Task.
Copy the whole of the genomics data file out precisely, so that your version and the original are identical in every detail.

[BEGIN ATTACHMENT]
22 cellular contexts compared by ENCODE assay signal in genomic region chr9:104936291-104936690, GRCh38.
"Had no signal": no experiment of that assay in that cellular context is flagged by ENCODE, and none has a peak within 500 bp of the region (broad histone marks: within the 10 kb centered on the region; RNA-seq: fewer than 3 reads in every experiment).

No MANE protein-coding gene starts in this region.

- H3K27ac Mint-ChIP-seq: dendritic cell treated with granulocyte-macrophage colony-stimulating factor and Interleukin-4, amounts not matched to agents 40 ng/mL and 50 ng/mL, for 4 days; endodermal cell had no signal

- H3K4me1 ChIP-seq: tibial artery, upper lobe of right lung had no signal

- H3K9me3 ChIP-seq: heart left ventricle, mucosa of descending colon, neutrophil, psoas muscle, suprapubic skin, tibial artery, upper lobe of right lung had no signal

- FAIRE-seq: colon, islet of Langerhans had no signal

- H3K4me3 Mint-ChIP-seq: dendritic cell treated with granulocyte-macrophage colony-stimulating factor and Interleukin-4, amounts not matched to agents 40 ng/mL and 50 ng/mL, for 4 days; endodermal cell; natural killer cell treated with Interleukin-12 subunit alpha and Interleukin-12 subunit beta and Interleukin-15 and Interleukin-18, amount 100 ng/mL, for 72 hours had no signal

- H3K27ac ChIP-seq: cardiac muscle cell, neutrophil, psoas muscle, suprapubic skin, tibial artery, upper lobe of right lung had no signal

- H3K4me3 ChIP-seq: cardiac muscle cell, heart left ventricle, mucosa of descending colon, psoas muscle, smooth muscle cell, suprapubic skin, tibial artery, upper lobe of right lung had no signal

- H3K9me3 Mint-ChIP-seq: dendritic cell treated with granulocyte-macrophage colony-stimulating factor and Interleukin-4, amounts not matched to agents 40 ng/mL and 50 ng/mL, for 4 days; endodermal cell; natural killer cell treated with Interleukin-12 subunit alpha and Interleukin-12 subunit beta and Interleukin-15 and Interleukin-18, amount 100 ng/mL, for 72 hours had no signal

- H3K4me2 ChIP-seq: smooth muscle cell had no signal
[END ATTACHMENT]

22 cellular contexts compared by ENCODE assay signal in genomic region chr9:104936291-104936690, GRCh38.
"Had no signal": no experiment of that assay in that cellular context is flagged by ENCODE, and none has a peak within 500 bp of the region (broad histone marks: within the 10 kb centered on the region; RNA-seq: fewer than 3 reads in every experiment).

No MANE protein-coding gene starts in this region.

- H3K27ac Mint-ChIP-seq: dendritic cell treated with granulocyte-macrophage colony-stimulating factor and Interleukin-4, amounts not matched to agents 40 ng/mL and 50 ng/mL, for 4 days; endodermal cell had no signal

- H3K4me1 ChIP-seq: tibial artery, upper lobe of right lung had no signal

- H3K9me3 ChIP-seq: heart left ventricle, mucosa of descending colon, neutrophil, psoas muscle, suprapubic skin, tibial artery, upper lobe of right lung had no signal

- FAIRE-seq: colon, islet of Langerhans had no signal

- H3K4me3 Mint-ChIP-seq: dendritic cell treated with granulocyte-macrophage colony-stimulating factor and Interleukin-4, amounts not matched to agents 40 ng/mL and 50 ng/mL, for 4 days; endodermal cell; natural killer cell treated with Interleukin-12 subunit alpha and Interleukin-12 subunit beta and Interleukin-15 and Interleukin-18, amount 100 ng/mL, for 72 hours had no signal

- H3K27ac ChIP-seq: cardiac muscle cell, neutrophil, psoas muscle, suprapubic skin, tibial artery, upper lobe of right lung had no signal

- H3K4me3 ChIP-seq: cardiac muscle cell, heart left ventricle, mucosa of descending colon, psoas muscle, smooth muscle cell, suprapubic skin, tibial artery, upper lobe of right lung had no signal

- H3K9me3 Mint-ChIP-seq: dendritic cell treated with granulocyte-macrophage colony-stimulating factor and Interleukin-4, amounts not matched to agents 40 ng/mL and 50 ng/mL, for 4 days; endodermal cell; natural killer cell treated with Interleukin-12 subunit alpha and Interleukin-12 subunit beta and Interleukin-15 and Interleukin-18, amount 100 ng/mL, for 72 hours had no signal

- H3K4me2 ChIP-seq: smooth muscle cell had no signal